This is a book that exposes silenced and invisible voices in Colleges/Schools of Education. These voices of African immigrants are seldom heard in serious educational quarters since most foreign-born teacher educators try their very best to play by the rules as immigrant minorities. However, they find themselves between cultural continuity and cultural discontinuity. They are pressured to do well by their families in their native countries; but these pressures force them to forget home and think about survival strategies in their new found home. Very often, they do well and at tremendous costs! Additionally, they are expected to be happy and endure all kinds of mistreatments with a smile because they seem to have fewer survival options. On the one hand, they are generally treated as Blacks; and as Blacks, they encounter racist behaviours. On the other hand, they are treated as invisible, primitive, and inferior Blacks who have nothing to share and who are supposed to be seen and not heard. As a consequence, they endure discrimination from both native born African Americans and Whites in America.
Interestingly, when they are confident, they are labelled as arrogant, troublemaker, foreigner, chauvinistic, and so on. When they are quiet, they are labelled as incompetent, timid, naive, unprepared, and so on. The tendency is to forget that they are human-beings with aspirations to do well and contribute to their "new" society, that is, America. The critical question then is, how can they do well or contribute to the advancement of their new society if they are not given opportunities to learn, teach, serve, or grow?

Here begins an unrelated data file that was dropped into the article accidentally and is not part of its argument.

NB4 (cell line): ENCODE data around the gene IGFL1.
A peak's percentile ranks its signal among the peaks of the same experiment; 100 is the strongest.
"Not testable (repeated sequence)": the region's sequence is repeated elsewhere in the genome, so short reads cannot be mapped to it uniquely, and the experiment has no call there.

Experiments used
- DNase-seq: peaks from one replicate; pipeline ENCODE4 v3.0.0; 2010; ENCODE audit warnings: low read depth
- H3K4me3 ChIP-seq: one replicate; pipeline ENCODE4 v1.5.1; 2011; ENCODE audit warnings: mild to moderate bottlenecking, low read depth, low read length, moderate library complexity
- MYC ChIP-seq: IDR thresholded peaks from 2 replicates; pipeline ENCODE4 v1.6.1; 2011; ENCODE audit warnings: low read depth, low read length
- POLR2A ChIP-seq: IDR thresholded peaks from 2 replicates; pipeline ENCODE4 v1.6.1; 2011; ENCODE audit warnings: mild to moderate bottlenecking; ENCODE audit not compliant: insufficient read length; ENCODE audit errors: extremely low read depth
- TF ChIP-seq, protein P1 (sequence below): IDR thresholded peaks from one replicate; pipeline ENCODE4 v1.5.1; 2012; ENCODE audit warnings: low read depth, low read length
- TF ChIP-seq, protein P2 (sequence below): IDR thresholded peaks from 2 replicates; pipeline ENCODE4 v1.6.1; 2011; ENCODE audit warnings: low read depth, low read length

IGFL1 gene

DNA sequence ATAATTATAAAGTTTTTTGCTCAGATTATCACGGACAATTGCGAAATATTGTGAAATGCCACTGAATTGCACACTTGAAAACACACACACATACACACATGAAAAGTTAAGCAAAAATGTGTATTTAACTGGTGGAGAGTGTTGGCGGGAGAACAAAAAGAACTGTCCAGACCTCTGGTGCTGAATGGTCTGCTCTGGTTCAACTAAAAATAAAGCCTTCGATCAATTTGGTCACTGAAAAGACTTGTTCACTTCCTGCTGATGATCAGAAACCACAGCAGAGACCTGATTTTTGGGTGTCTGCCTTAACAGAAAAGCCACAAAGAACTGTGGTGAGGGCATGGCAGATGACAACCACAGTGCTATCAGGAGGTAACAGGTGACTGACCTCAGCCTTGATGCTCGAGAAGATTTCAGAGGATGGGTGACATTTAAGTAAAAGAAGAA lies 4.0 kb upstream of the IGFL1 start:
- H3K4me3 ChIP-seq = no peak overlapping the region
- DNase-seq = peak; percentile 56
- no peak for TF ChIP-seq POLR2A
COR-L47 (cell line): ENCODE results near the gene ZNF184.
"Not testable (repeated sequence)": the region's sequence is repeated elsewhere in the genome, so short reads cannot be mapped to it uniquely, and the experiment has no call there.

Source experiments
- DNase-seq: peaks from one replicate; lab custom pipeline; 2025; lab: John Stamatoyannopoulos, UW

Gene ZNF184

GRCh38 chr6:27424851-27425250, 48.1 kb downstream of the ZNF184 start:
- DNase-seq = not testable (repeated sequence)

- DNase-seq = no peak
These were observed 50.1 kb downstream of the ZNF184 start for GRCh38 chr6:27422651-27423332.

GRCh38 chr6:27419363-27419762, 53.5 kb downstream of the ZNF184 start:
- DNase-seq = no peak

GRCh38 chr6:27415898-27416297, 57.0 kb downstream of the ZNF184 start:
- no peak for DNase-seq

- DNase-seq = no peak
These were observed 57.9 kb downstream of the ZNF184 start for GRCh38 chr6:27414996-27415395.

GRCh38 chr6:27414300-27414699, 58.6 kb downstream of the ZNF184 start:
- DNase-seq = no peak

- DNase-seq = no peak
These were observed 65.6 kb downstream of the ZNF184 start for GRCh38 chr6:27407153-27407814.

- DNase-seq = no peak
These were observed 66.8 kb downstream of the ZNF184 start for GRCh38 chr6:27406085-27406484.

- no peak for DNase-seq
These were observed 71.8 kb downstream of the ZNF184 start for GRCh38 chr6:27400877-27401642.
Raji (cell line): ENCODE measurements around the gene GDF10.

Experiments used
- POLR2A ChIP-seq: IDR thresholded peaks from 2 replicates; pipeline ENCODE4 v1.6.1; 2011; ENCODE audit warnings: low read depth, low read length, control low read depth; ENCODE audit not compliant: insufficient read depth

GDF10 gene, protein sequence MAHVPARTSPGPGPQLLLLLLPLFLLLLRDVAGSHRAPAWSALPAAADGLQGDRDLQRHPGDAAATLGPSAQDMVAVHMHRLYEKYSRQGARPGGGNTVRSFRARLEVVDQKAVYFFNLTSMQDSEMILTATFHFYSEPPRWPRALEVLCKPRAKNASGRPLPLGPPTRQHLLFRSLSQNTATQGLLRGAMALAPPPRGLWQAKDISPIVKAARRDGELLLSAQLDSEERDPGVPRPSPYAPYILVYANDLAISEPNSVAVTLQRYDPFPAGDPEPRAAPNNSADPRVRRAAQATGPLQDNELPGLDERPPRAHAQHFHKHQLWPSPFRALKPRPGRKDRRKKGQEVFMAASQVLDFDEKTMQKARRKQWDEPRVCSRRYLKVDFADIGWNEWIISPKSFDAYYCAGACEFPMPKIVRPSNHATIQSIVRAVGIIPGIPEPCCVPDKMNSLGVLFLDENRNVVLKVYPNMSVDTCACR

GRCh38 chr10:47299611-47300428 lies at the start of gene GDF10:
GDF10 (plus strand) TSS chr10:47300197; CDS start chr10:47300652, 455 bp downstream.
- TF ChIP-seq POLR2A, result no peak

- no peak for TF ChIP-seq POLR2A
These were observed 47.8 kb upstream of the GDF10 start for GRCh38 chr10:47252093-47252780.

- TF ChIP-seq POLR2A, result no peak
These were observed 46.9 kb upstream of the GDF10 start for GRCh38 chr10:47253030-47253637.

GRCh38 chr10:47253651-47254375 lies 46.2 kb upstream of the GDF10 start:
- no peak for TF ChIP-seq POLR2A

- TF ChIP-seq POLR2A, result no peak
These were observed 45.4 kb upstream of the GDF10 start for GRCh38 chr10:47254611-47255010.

Festus E Obiakor, Ph.D., is Professor, Early Childhood and Special Education, Dewar College of Education and Human Services, Valdosta State University, Valdosta, Georgia. A teacher, scholar, and consultant, he has served as Distinguished Visiting Professor at a variety of universities. He is the author of more than 150 publications, including books, articles, and commentaries; and he has presented papers at many national and international conferences. He serves on the editorial boards of reputable nationally and internationally refereed journals, including Multicultural Learning and Teaching (MLT) in which he serves as Executive Editor. Dr. Obiakor is a leader who has been involved in many landmark scholarly works in the fields of general and special education, with particular focus on African American and other culturally and linguistically diverse (CLD) learners and he continues to prescribe multidimensional methods of assessment, teaching, and intervention for these individuals. Based on this premise, Dr. Obiakor created the Comprehensive Support Model (CSM), an intervention model that values the collaborative, consultative, and cooperative energies of students, families, teachers/service providers, communities, and government agencies.